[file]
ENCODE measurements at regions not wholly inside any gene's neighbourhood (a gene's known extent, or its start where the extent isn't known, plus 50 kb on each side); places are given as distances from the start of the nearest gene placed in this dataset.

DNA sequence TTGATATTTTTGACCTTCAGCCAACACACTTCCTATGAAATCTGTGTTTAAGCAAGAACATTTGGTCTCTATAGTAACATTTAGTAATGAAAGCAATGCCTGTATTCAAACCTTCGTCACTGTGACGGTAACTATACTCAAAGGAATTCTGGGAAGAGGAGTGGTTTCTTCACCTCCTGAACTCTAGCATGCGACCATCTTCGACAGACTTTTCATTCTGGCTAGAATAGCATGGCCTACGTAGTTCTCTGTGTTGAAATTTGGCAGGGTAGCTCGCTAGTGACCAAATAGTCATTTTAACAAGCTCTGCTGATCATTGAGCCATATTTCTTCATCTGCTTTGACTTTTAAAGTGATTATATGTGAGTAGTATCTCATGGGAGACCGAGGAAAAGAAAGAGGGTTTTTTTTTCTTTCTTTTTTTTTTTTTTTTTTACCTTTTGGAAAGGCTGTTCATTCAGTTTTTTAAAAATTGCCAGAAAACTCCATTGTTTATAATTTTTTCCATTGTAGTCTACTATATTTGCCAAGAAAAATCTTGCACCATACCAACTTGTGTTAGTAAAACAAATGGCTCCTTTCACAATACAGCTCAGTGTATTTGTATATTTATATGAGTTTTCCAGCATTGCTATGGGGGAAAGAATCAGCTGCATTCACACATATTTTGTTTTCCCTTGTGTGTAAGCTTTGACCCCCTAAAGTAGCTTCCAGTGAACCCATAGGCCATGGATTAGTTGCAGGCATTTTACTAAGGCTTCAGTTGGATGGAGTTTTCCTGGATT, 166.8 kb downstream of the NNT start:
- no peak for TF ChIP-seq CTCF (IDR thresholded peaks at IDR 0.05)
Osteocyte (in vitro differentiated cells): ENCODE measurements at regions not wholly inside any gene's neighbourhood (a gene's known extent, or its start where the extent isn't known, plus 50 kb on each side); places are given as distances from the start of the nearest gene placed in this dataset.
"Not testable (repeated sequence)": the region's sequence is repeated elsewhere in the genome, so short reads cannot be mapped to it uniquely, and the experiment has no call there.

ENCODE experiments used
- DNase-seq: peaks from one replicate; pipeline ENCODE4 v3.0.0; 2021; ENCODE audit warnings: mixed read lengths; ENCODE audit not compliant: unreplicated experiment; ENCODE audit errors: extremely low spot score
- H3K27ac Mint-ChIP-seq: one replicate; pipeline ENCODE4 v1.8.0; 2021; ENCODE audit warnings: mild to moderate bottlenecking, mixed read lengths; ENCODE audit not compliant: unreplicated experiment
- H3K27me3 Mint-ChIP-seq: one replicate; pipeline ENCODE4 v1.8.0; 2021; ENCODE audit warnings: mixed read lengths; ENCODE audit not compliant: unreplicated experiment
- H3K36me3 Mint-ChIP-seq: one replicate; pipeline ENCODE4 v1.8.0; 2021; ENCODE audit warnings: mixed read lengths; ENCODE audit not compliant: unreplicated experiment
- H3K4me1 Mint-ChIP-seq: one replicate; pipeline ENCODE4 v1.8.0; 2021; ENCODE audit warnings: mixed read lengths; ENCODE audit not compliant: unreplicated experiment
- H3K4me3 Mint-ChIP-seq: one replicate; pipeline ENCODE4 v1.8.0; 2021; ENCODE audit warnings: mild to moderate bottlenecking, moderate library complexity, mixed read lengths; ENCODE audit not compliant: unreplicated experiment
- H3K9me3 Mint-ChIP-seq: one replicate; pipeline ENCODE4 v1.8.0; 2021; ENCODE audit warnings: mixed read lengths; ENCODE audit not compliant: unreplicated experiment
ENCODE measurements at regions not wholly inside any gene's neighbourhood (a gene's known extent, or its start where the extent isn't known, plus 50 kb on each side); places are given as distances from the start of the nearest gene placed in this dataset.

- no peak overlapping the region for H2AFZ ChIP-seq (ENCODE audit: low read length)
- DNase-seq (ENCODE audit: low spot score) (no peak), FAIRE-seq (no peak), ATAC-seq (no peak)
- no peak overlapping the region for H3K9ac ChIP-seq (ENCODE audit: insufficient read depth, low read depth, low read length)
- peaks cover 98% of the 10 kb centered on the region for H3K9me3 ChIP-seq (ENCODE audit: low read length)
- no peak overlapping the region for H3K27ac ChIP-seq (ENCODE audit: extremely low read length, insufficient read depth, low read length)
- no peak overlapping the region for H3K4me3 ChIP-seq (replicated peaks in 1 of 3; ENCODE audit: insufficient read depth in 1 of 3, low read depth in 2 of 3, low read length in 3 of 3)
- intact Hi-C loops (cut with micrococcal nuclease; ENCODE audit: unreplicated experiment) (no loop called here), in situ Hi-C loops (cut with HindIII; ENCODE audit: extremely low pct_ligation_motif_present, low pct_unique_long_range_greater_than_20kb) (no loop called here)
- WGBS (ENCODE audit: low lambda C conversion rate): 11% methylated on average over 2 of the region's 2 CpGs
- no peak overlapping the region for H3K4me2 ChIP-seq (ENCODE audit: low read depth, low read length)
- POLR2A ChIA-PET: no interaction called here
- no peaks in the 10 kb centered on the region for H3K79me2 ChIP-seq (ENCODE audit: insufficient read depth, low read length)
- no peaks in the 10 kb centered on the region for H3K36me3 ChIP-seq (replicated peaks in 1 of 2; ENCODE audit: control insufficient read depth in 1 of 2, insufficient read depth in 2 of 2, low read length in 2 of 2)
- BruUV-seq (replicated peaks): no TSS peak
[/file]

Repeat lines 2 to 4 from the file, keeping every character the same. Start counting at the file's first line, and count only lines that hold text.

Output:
DNA sequence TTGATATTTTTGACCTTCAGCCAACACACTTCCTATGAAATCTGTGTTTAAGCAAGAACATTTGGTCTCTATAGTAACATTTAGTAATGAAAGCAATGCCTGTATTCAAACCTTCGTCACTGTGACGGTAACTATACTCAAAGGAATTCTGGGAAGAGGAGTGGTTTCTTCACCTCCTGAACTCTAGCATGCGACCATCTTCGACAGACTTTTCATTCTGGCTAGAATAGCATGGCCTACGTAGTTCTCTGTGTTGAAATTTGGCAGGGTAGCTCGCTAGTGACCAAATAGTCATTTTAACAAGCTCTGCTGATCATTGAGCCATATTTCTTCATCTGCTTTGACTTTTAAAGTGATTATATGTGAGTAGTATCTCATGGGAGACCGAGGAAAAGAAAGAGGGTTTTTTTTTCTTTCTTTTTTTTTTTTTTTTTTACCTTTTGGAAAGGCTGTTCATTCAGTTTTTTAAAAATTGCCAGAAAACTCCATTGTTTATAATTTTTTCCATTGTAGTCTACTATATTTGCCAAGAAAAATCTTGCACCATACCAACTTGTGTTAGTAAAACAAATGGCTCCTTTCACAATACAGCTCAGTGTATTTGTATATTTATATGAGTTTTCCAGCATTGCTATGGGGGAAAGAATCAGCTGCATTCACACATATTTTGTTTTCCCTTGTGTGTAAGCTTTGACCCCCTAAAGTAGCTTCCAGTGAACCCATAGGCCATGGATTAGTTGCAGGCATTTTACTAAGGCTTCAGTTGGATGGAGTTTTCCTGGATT, 166.8 kb downstream of the NNT start:
- no peak for TF ChIP-seq CTCF (IDR thresholded peaks at IDR 0.05)
Osteocyte (in vitro differentiated cells): ENCODE measurements at regions not wholly inside any gene's neighbourhood (a gene's known extent, or its start where the extent isn't known, plus 50 kb on each side); places are given as distances from the start of the nearest gene placed in this dataset.